You wrote down that you were a writer by profession. It sounded to me like the loveliest euphemism I had ever heard.  When was writing ever your profession?  It’s never been anything but your religion.  Never.  Since it is your religion, do you know what you will be asked when you die?  But let me tell you first what you won’t be asked.  You won’t be asked if you were working on a wonderful, moving piece of writing when you died.  You won’t be asked if it was long or short, sad or funny, published or unpublished.  You won’t be asked if you were in good or bad form while you were working on it.  You won’t even be asked if it was the one piece of writing you would have been working on if you had known your time would be up when it was finished.  I’m so sure you’ll get asked only two questions. 

Were most of your stars out?  Were you busy writing your heart out?”

–          J.D. Salinger, from “Seymour: An Introduction” 


Every now and then, I hit a rough stretch, and this is definitely one of them.  It started a couple weeks ago, when at a doctor’s visit, the nurse didn’t ask me for the date of my last period.  Instead, she looked at me and said, “You’re postmenopausal, right?”


This was followed quickly by a flare-up of fibromyalgia.  Everything hurt, everything raged. In particular, my back went into spasms so harsh, they took my breath and my voice away.  Even my collarbone hurt.  I didn’t know collarbones could hurt.

Then in fast succession, I found out the following:

1)      My ex-husband was in the hospital, being treated for gangrene. He is my age.

2)      A good friend’s husband died in his sleep. He was my age.

3)      A good friend from grad school died suddenly.  He was three years younger than I am.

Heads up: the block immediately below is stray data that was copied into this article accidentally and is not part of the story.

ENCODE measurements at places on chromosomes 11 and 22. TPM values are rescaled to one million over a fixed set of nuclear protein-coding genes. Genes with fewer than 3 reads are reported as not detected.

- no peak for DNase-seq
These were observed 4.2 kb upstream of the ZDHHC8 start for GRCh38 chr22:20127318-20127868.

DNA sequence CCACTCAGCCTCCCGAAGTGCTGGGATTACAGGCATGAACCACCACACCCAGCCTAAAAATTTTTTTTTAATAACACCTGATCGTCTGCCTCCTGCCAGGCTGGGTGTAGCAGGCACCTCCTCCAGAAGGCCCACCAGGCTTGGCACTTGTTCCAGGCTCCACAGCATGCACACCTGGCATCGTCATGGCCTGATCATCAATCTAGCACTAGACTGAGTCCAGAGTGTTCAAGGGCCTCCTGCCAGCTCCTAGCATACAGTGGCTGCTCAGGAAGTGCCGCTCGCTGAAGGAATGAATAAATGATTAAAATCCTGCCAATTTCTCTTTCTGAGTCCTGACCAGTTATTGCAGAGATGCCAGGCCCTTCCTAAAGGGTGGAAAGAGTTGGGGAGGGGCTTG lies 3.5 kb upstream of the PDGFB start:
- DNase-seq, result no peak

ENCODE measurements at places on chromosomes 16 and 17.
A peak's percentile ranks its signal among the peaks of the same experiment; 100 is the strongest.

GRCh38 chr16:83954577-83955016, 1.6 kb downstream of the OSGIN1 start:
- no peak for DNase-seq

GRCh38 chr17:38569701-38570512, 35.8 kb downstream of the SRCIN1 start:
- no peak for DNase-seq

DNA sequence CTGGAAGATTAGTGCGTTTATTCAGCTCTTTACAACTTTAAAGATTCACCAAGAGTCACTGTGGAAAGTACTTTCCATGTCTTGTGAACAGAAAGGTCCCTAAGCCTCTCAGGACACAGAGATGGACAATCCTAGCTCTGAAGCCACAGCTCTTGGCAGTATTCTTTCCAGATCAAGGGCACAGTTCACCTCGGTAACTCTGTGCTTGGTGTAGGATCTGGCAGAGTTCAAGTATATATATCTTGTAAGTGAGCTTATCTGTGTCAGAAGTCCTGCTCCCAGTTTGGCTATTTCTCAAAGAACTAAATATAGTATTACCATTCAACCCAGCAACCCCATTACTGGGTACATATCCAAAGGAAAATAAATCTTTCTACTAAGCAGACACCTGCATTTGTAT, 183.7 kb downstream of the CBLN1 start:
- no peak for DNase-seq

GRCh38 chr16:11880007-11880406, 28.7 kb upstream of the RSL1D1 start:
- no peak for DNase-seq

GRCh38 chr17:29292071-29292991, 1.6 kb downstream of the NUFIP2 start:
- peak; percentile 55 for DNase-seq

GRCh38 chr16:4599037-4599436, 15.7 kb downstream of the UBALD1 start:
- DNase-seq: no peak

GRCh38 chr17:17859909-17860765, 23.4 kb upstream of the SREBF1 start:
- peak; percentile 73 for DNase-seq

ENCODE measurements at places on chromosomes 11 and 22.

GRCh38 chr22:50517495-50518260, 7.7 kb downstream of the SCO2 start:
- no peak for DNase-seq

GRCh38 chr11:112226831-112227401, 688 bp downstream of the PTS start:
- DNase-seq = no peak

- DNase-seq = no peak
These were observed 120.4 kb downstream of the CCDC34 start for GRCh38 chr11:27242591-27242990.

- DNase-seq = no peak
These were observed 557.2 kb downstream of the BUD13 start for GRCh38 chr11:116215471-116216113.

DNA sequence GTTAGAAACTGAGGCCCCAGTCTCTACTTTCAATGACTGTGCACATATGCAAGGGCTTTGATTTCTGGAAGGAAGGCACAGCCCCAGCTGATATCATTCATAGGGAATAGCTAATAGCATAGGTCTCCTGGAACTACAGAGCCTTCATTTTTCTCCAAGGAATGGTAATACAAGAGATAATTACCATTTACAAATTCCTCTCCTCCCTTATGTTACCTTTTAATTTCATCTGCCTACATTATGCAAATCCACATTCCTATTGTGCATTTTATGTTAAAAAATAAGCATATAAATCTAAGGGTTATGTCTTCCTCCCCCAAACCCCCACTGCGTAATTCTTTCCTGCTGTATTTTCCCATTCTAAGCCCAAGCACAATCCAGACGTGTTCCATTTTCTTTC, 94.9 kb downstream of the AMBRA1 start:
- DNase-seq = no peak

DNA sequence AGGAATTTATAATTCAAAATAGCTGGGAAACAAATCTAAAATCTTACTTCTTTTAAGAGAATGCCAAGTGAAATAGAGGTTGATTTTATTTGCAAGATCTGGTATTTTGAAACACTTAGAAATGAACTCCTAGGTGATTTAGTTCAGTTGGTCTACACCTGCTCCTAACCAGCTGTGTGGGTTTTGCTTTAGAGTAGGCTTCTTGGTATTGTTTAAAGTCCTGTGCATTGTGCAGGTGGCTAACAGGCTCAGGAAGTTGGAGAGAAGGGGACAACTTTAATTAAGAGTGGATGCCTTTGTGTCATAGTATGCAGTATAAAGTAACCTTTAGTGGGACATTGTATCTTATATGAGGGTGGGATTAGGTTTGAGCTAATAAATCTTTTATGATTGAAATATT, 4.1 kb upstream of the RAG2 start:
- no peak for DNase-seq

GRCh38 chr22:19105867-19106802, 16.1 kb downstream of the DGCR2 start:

I suddenly felt immersed in my own mortality, surrounded by encroaching old age and illness, and inevitable death. Instead of seeing death as a shadow far away on the horizon, barely visible between mountain peaks, pushed away by a protective ocean, death came to perch on my shoulder, a bizarre combination of Poe’s raven and a shrieking seagull.

The passing of my grad school friend was particularly difficult.  Sam was the first person to talk to me when I set foot on Vermont College’s campus.  He started a year before me.  He asked me my name, and when I told him, he recognized me from reading several of my stories published in literary magazines.  He put a hand on my shoulder and said, “You are going to rock this system.”

The people who rescue you during times of great fear are always held dear.  All I wanted to do that day was get back on a plane and go home.  But Sam’s words kept me there. And I will forever be grateful.  He was right, by the way.  I did rock the system.

This past Monday, the day I found out about his death, I sat down at my desk to start on Draft 5 of my new novel.  But as I stared at my screen, I just kept thinking, What’s the point?  What if I don’t live through the end of this book?  Why put such hard work into something when maybe I should be outside, smelling the roses (which are still nonexistent in a winter-stuck Wisconsin), or maybe I should be talking and laughing with my 13-year old daughter, or visiting my older kids, or playing with my grandchild.

In the end, I took a deep breath and forged ahead.  Draft 5 is underway.

But another thing happened too.  There is an article being passed around the Facebook hive about a woman who published several books of chicklit, then didn’t have her contract renewed.  She decided to go to grad school, earn her MFA, and write “serious fiction.” She graduated and started shopping her serious novel.  No one wanted it.  So then she rewrote it with a chicklit style and she walked away with five different offers from agents. Throughout the article, she maligned the literary genre, saying that to write it, you have to give up any idea of plot, you have to give up your personality, your sentences have to be unadorned and plain, and you can’t be funny. The comments following the article were vitriolic, calling those who write literary fiction snobs and academics that don’t have a clue what readers really want.